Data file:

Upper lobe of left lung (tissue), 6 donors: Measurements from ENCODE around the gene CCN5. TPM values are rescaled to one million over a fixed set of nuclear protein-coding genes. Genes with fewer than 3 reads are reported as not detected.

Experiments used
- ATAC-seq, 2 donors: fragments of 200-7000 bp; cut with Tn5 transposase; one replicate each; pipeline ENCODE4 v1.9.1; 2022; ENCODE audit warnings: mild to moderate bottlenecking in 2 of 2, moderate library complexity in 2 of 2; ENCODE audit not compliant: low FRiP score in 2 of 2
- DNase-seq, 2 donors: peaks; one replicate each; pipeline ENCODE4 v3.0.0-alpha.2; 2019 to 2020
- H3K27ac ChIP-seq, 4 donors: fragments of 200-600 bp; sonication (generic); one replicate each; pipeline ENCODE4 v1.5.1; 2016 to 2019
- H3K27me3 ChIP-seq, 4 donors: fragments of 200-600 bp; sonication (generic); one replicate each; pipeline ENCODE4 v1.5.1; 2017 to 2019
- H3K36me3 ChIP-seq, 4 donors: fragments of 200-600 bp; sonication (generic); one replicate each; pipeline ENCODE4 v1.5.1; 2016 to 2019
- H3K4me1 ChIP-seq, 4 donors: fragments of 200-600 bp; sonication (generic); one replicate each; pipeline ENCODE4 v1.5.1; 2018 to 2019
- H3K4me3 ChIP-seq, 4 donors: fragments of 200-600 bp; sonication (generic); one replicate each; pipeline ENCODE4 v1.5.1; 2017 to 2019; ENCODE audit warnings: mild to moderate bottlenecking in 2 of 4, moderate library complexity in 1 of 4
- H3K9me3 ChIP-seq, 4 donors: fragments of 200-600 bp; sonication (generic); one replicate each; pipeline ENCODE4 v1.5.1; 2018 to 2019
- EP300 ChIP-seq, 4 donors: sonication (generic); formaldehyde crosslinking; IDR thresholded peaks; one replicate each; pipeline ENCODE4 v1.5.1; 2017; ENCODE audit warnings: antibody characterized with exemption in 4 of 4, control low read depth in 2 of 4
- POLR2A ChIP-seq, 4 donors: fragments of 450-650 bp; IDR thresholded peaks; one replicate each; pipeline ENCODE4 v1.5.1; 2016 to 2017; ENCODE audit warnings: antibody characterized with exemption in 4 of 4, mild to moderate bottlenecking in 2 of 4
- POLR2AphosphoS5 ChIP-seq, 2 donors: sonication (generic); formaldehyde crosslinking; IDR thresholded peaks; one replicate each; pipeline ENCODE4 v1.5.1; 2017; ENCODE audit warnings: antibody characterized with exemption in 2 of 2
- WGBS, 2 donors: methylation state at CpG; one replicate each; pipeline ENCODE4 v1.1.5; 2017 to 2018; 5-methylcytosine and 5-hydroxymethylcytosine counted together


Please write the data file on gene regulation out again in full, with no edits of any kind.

Upper lobe of left lung (tissue), 6 donors: Measurements from ENCODE around the gene CCN5. TPM values are rescaled to one million over a fixed set of nuclear protein-coding genes. Genes with fewer than 3 reads are reported as not detected.

Experiments used
- ATAC-seq, 2 donors: fragments of 200-7000 bp; cut with Tn5 transposase; one replicate each; pipeline ENCODE4 v1.9.1; 2022; ENCODE audit warnings: mild to moderate bottlenecking in 2 of 2, moderate library complexity in 2 of 2; ENCODE audit not compliant: low FRiP score in 2 of 2
- DNase-seq, 2 donors: peaks; one replicate each; pipeline ENCODE4 v3.0.0-alpha.2; 2019 to 2020
- H3K27ac ChIP-seq, 4 donors: fragments of 200-600 bp; sonication (generic); one replicate each; pipeline ENCODE4 v1.5.1; 2016 to 2019
- H3K27me3 ChIP-seq, 4 donors: fragments of 200-600 bp; sonication (generic); one replicate each; pipeline ENCODE4 v1.5.1; 2017 to 2019
- H3K36me3 ChIP-seq, 4 donors: fragments of 200-600 bp; sonication (generic); one replicate each; pipeline ENCODE4 v1.5.1; 2016 to 2019
- H3K4me1 ChIP-seq, 4 donors: fragments of 200-600 bp; sonication (generic); one replicate each; pipeline ENCODE4 v1.5.1; 2018 to 2019
- H3K4me3 ChIP-seq, 4 donors: fragments of 200-600 bp; sonication (generic); one replicate each; pipeline ENCODE4 v1.5.1; 2017 to 2019; ENCODE audit warnings: mild to moderate bottlenecking in 2 of 4, moderate library complexity in 1 of 4
- H3K9me3 ChIP-seq, 4 donors: fragments of 200-600 bp; sonication (generic); one replicate each; pipeline ENCODE4 v1.5.1; 2018 to 2019
- EP300 ChIP-seq, 4 donors: sonication (generic); formaldehyde crosslinking; IDR thresholded peaks; one replicate each; pipeline ENCODE4 v1.5.1; 2017; ENCODE audit warnings: antibody characterized with exemption in 4 of 4, control low read depth in 2 of 4
- POLR2A ChIP-seq, 4 donors: fragments of 450-650 bp; IDR thresholded peaks; one replicate each; pipeline ENCODE4 v1.5.1; 2016 to 2017; ENCODE audit warnings: antibody characterized with exemption in 4 of 4, mild to moderate bottlenecking in 2 of 4
- POLR2AphosphoS5 ChIP-seq, 2 donors: sonication (generic); formaldehyde crosslinking; IDR thresholded peaks; one replicate each; pipeline ENCODE4 v1.5.1; 2017; ENCODE audit warnings: antibody characterized with exemption in 2 of 2
- WGBS, 2 donors: methylation state at CpG; one replicate each; pipeline ENCODE4 v1.1.5; 2017 to 2018; 5-methylcytosine and 5-hydroxymethylcytosine counted together